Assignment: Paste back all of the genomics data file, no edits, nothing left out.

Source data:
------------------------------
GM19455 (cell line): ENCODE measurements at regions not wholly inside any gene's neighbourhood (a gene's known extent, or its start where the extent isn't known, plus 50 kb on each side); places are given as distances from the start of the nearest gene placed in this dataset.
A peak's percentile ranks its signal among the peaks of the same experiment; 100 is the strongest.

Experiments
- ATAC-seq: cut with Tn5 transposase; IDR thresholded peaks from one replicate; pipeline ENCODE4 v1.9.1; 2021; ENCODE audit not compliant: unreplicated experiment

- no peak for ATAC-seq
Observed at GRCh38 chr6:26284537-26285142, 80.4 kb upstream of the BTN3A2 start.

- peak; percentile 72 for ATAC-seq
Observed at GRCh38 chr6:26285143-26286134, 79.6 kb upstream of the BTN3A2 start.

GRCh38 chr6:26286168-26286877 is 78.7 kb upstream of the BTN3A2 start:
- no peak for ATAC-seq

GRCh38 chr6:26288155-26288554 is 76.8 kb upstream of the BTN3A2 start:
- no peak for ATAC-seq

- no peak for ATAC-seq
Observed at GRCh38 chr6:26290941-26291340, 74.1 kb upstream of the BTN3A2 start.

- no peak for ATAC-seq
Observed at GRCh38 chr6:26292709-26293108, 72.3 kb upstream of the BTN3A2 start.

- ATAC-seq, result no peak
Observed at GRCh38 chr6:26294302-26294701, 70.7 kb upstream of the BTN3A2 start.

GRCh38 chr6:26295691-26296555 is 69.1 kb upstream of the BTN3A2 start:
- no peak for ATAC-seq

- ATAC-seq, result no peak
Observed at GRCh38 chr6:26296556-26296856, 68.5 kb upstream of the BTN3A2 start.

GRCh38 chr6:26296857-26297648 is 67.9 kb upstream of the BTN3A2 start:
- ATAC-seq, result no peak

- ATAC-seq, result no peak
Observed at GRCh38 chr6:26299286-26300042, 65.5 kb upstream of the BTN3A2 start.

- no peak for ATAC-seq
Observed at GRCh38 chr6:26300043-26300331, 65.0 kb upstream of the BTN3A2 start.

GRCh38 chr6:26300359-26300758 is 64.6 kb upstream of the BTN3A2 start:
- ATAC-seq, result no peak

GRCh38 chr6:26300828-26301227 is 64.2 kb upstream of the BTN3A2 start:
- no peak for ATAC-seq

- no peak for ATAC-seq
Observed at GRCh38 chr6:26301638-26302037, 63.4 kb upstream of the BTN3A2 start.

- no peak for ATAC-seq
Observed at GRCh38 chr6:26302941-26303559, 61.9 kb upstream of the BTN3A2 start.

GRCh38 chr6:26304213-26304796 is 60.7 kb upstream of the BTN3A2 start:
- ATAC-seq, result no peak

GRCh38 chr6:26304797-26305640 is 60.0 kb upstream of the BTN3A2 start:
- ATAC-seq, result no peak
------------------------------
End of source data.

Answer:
GM19455 (cell line): ENCODE measurements at regions not wholly inside any gene's neighbourhood (a gene's known extent, or its start where the extent isn't known, plus 50 kb on each side); places are given as distances from the start of the nearest gene placed in this dataset.
A peak's percentile ranks its signal among the peaks of the same experiment; 100 is the strongest.

Experiments
- ATAC-seq: cut with Tn5 transposase; IDR thresholded peaks from one replicate; pipeline ENCODE4 v1.9.1; 2021; ENCODE audit not compliant: unreplicated experiment

- no peak for ATAC-seq
Observed at GRCh38 chr6:26284537-26285142, 80.4 kb upstream of the BTN3A2 start.

- peak; percentile 72 for ATAC-seq
Observed at GRCh38 chr6:26285143-26286134, 79.6 kb upstream of the BTN3A2 start.

GRCh38 chr6:26286168-26286877 is 78.7 kb upstream of the BTN3A2 start:
- no peak for ATAC-seq

GRCh38 chr6:26288155-26288554 is 76.8 kb upstream of the BTN3A2 start:
- no peak for ATAC-seq

- no peak for ATAC-seq
Observed at GRCh38 chr6:26290941-26291340, 74.1 kb upstream of the BTN3A2 start.

- no peak for ATAC-seq
Observed at GRCh38 chr6:26292709-26293108, 72.3 kb upstream of the BTN3A2 start.

- ATAC-seq, result no peak
Observed at GRCh38 chr6:26294302-26294701, 70.7 kb upstream of the BTN3A2 start.

GRCh38 chr6:26295691-26296555 is 69.1 kb upstream of the BTN3A2 start:
- no peak for ATAC-seq

- ATAC-seq, result no peak
Observed at GRCh38 chr6:26296556-26296856, 68.5 kb upstream of the BTN3A2 start.

GRCh38 chr6:26296857-26297648 is 67.9 kb upstream of the BTN3A2 start:
- ATAC-seq, result no peak

- ATAC-seq, result no peak
Observed at GRCh38 chr6:26299286-26300042, 65.5 kb upstream of the BTN3A2 start.

- no peak for ATAC-seq
Observed at GRCh38 chr6:26300043-26300331, 65.0 kb upstream of the BTN3A2 start.

GRCh38 chr6:26300359-26300758 is 64.6 kb upstream of the BTN3A2 start:
- ATAC-seq, result no peak

GRCh38 chr6:26300828-26301227 is 64.2 kb upstream of the BTN3A2 start:
- no peak for ATAC-seq

- no peak for ATAC-seq
Observed at GRCh38 chr6:26301638-26302037, 63.4 kb upstream of the BTN3A2 start.

- no peak for ATAC-seq
Observed at GRCh38 chr6:26302941-26303559, 61.9 kb upstream of the BTN3A2 start.

GRCh38 chr6:26304213-26304796 is 60.7 kb upstream of the BTN3A2 start:
- ATAC-seq, result no peak

GRCh38 chr6:26304797-26305640 is 60.0 kb upstream of the BTN3A2 start:
- ATAC-seq, result no peak